Ekadanta Mangal Ganesha - Batik Print 32"

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SKU: 2181

Price:
$15
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Specification
  • Product Code :2181
  • Material :Cotton cloth
  • Size : 32" x 22"
    Description

    The beautiful Batik painting of Lord Ganesha, one of the most revered gods in Hinduism is painted in the traditional Batik style revealing a deep sense of colour and pattern. Batik prints of West Bengal, Orissa and Tamil Nadu are known for their originality, uniqueness and fineness. Batik is the art of creating images on the cotton cloth using wax resist method. Applying the wax resist and systematic cracking are the key to a beautiful art piece. The characteristic batik effect is created by cracking of wax on the lighter hues and seeping in of the darker colors though them. This Lord of Wisdom is also called Ekadanta because he has one broken tusk. It is said that this tusk broke when an elephant had his head cut off. It is also said that his tusk was knocked out by Parasurama. One day Parasurama arrived to see Siva, and Ganesh would not let him pass. When Parasurama tried to get by Ganesh they started fighting and Parasurama broke his tusk. Parvati was about to curse Parasurama, but Brahma stopped her and promised that even though he had only one tusk, that Ganesh would still be worshipped by all men and even the demigods would worship him.

    Description

    Specification
    • Product Code :2181
    • Material :Cotton cloth
    • Size : 32" x 22"
      Description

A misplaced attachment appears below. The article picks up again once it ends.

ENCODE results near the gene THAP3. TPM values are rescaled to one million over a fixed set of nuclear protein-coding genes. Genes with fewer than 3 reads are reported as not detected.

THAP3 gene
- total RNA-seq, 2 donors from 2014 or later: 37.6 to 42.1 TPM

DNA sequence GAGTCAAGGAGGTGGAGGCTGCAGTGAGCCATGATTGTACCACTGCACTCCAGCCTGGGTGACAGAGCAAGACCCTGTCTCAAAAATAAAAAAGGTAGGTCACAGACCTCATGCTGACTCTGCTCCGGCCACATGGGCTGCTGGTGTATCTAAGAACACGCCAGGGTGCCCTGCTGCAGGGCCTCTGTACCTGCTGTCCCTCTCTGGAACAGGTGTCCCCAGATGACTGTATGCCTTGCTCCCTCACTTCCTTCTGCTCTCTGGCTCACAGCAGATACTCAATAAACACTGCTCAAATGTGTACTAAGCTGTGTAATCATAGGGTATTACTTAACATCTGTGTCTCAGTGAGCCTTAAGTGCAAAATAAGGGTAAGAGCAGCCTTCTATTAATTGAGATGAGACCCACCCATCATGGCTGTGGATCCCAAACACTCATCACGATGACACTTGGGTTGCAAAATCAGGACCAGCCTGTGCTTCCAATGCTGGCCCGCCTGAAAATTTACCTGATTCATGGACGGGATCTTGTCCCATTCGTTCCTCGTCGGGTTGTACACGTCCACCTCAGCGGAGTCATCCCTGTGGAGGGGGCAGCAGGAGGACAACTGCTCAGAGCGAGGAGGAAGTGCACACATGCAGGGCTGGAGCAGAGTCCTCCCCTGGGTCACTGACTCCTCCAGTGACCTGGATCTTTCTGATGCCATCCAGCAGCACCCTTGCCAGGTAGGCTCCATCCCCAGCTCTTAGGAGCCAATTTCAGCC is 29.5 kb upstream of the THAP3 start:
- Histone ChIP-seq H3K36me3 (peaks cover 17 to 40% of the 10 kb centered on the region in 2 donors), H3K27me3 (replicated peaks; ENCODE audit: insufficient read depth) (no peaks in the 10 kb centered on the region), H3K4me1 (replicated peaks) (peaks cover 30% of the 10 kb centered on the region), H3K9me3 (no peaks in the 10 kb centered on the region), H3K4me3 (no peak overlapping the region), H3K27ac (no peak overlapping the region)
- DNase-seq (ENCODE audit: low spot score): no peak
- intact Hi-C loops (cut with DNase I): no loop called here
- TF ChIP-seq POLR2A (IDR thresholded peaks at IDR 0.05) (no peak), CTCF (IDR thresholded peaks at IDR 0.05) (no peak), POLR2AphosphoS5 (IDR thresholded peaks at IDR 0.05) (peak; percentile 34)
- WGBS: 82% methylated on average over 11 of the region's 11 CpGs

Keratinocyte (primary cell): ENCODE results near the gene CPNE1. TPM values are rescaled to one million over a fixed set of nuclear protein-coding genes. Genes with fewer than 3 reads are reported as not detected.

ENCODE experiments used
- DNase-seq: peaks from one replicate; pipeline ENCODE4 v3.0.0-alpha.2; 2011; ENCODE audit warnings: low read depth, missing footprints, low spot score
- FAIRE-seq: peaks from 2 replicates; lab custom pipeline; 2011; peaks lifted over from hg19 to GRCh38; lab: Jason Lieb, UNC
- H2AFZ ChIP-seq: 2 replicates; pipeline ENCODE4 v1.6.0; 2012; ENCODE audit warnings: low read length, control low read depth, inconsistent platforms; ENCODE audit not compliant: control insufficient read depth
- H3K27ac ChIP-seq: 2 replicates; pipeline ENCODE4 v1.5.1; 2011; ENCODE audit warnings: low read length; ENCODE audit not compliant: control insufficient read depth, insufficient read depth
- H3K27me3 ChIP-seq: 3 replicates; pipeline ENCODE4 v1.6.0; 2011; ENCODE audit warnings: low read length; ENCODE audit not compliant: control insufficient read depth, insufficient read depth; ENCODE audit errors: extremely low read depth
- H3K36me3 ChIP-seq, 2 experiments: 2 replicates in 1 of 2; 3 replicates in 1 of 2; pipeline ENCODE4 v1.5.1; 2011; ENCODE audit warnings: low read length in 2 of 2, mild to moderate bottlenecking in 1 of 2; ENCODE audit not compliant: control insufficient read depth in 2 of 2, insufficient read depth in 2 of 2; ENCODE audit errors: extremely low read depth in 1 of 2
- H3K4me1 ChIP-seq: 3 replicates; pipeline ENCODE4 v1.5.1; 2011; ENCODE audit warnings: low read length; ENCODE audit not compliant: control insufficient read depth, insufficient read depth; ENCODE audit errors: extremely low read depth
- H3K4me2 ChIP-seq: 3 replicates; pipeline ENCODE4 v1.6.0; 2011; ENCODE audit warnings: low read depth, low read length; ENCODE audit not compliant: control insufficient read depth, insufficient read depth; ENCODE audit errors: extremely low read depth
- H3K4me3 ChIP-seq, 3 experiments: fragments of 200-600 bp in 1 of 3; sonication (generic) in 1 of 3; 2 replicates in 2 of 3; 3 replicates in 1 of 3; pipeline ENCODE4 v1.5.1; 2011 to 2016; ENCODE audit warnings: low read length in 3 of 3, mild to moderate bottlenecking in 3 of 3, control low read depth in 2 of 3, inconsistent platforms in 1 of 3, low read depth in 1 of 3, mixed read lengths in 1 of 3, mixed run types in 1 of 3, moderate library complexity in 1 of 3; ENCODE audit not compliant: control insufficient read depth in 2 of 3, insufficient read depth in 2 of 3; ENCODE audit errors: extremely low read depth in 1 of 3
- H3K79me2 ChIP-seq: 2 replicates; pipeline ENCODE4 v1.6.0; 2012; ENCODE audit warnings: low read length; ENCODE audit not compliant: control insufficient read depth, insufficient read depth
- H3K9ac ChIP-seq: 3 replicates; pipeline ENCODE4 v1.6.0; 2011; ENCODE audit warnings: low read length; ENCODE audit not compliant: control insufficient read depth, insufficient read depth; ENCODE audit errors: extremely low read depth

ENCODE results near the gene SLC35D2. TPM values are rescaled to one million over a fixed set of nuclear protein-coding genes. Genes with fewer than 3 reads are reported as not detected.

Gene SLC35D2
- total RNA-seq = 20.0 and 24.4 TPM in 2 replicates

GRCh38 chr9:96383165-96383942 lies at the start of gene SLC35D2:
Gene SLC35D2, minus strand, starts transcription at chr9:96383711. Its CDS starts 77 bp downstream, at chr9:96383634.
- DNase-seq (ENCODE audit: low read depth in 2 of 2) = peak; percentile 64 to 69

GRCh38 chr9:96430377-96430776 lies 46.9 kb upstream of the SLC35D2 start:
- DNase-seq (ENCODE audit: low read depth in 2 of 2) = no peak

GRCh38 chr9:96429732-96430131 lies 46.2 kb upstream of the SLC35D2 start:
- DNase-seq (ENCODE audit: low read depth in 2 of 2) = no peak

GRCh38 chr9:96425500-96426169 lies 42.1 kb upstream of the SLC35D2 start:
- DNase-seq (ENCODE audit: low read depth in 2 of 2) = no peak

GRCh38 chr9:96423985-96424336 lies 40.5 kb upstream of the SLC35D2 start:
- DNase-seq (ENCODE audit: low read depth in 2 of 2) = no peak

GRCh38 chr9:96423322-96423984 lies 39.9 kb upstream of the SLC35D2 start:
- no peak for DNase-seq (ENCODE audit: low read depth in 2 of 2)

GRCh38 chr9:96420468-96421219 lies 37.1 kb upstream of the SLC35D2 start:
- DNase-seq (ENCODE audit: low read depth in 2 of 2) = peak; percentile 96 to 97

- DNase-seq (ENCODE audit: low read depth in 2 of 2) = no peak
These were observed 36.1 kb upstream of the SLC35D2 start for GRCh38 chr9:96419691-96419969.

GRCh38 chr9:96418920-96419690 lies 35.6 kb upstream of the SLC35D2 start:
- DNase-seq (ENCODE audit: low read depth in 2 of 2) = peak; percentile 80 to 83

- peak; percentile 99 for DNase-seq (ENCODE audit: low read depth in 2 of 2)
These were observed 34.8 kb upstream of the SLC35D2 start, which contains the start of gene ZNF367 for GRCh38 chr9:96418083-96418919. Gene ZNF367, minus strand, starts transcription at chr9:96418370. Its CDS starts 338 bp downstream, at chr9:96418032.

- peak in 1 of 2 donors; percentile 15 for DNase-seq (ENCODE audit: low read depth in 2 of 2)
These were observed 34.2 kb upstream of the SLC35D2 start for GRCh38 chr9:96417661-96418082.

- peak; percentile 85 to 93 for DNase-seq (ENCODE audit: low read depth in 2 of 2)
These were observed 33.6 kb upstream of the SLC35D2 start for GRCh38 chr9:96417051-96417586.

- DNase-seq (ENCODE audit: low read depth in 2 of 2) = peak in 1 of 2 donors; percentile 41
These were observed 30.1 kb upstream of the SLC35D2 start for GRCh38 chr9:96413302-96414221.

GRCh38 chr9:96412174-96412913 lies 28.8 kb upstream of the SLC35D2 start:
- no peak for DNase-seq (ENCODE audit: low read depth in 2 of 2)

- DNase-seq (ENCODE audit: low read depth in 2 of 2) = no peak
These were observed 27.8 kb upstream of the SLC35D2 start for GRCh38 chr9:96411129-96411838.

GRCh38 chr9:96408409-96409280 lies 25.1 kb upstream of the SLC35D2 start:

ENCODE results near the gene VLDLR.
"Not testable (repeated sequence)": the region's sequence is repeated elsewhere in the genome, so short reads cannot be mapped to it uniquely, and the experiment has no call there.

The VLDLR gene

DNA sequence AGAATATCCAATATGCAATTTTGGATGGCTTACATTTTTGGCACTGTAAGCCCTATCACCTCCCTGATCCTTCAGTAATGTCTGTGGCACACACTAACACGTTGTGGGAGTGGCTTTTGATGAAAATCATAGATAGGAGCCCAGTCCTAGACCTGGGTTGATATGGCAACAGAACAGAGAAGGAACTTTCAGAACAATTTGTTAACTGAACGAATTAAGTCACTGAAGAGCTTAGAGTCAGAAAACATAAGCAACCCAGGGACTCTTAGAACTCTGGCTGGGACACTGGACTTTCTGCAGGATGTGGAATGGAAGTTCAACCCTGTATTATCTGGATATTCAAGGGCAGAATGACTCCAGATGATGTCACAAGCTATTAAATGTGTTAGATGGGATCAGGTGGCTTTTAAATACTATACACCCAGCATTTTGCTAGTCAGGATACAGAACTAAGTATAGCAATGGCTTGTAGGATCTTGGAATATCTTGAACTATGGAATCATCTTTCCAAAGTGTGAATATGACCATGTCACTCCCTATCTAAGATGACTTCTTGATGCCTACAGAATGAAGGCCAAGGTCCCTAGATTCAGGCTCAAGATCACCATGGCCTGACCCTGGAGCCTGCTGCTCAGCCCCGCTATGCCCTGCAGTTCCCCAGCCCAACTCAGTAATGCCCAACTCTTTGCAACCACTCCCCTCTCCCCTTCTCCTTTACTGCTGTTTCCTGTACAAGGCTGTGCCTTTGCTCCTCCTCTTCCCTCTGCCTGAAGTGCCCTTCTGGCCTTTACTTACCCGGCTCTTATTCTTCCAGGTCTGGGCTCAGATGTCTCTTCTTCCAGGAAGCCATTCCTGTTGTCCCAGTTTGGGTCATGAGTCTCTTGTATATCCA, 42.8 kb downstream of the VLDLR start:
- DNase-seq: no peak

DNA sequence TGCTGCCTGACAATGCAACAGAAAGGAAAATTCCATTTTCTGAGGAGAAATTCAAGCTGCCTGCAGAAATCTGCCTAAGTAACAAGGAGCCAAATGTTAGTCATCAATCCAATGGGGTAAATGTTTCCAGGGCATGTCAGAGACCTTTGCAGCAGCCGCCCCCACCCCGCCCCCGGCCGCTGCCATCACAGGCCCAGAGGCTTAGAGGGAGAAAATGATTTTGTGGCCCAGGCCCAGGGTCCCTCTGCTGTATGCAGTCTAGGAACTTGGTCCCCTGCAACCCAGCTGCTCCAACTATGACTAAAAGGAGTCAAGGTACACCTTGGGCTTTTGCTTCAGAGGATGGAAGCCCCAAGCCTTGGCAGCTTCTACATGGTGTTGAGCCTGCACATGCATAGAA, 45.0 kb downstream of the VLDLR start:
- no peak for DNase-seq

The beautiful Batik painting of Lord Ganesha, one of the most revered gods in Hinduism is painted in the traditional Batik style revealing a deep sense of colour and pattern. Batik prints of West Bengal, Orissa and Tamil Nadu are known for their originality, uniqueness and fineness. Batik is the art of creating images on the cotton cloth using wax resist method. Applying the wax resist and systematic cracking are the key to a beautiful art piece. The characteristic batik effect is created by cracking of wax on the lighter hues and seeping in of the darker colors though them. This Lord of Wisdom is also called Ekadanta because he has one broken tusk. It is said that this tusk broke when an elephant had his head cut off. It is also said that his tusk was knocked out by Parasurama. One day Parasurama arrived to see Siva, and Ganesh would not let him pass. When Parasurama tried to get by Ganesh they started fighting and Parasurama broke his tusk. Parvati was about to curse Parasurama, but Brahma stopped her and promised that even though he had only one tusk, that Ganesh would still be worshipped by all men and even the demigods would worship him.

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